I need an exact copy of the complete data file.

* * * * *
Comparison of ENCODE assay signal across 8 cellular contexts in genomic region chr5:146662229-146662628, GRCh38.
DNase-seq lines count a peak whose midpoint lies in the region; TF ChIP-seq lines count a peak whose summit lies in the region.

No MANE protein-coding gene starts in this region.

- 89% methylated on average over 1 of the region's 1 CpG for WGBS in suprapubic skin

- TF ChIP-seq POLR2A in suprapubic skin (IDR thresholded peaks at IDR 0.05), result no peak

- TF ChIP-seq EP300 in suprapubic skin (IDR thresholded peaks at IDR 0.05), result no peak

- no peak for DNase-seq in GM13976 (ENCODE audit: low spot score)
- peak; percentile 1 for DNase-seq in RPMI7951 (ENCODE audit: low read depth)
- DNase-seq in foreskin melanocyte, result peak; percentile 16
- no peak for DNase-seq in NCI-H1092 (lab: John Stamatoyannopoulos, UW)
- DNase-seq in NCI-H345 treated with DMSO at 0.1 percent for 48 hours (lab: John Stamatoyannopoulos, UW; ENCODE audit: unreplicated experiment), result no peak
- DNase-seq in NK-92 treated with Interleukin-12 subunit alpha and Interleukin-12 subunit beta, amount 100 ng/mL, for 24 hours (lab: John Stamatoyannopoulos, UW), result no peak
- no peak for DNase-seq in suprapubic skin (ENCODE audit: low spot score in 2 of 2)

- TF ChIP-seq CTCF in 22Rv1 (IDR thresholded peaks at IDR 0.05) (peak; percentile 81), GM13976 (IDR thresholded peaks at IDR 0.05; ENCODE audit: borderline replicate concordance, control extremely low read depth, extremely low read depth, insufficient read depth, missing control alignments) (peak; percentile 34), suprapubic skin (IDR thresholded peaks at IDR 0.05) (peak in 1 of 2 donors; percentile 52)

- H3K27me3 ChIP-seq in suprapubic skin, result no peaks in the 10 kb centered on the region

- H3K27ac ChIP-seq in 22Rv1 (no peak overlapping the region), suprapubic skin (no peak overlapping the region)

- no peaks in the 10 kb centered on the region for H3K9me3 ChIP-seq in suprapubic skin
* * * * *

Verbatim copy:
Comparison of ENCODE assay signal across 8 cellular contexts in genomic region chr5:146662229-146662628, GRCh38.
DNase-seq lines count a peak whose midpoint lies in the region; TF ChIP-seq lines count a peak whose summit lies in the region.

No MANE protein-coding gene starts in this region.

- 89% methylated on average over 1 of the region's 1 CpG for WGBS in suprapubic skin

- TF ChIP-seq POLR2A in suprapubic skin (IDR thresholded peaks at IDR 0.05), result no peak

- TF ChIP-seq EP300 in suprapubic skin (IDR thresholded peaks at IDR 0.05), result no peak

- no peak for DNase-seq in GM13976 (ENCODE audit: low spot score)
- peak; percentile 1 for DNase-seq in RPMI7951 (ENCODE audit: low read depth)
- DNase-seq in foreskin melanocyte, result peak; percentile 16
- no peak for DNase-seq in NCI-H1092 (lab: John Stamatoyannopoulos, UW)
- DNase-seq in NCI-H345 treated with DMSO at 0.1 percent for 48 hours (lab: John Stamatoyannopoulos, UW; ENCODE audit: unreplicated experiment), result no peak
- DNase-seq in NK-92 treated with Interleukin-12 subunit alpha and Interleukin-12 subunit beta, amount 100 ng/mL, for 24 hours (lab: John Stamatoyannopoulos, UW), result no peak
- no peak for DNase-seq in suprapubic skin (ENCODE audit: low spot score in 2 of 2)

- TF ChIP-seq CTCF in 22Rv1 (IDR thresholded peaks at IDR 0.05) (peak; percentile 81), GM13976 (IDR thresholded peaks at IDR 0.05; ENCODE audit: borderline replicate concordance, control extremely low read depth, extremely low read depth, insufficient read depth, missing control alignments) (peak; percentile 34), suprapubic skin (IDR thresholded peaks at IDR 0.05) (peak in 1 of 2 donors; percentile 52)

- H3K27me3 ChIP-seq in suprapubic skin, result no peaks in the 10 kb centered on the region

- H3K27ac ChIP-seq in 22Rv1 (no peak overlapping the region), suprapubic skin (no peak overlapping the region)

- no peaks in the 10 kb centered on the region for H3K9me3 ChIP-seq in suprapubic skin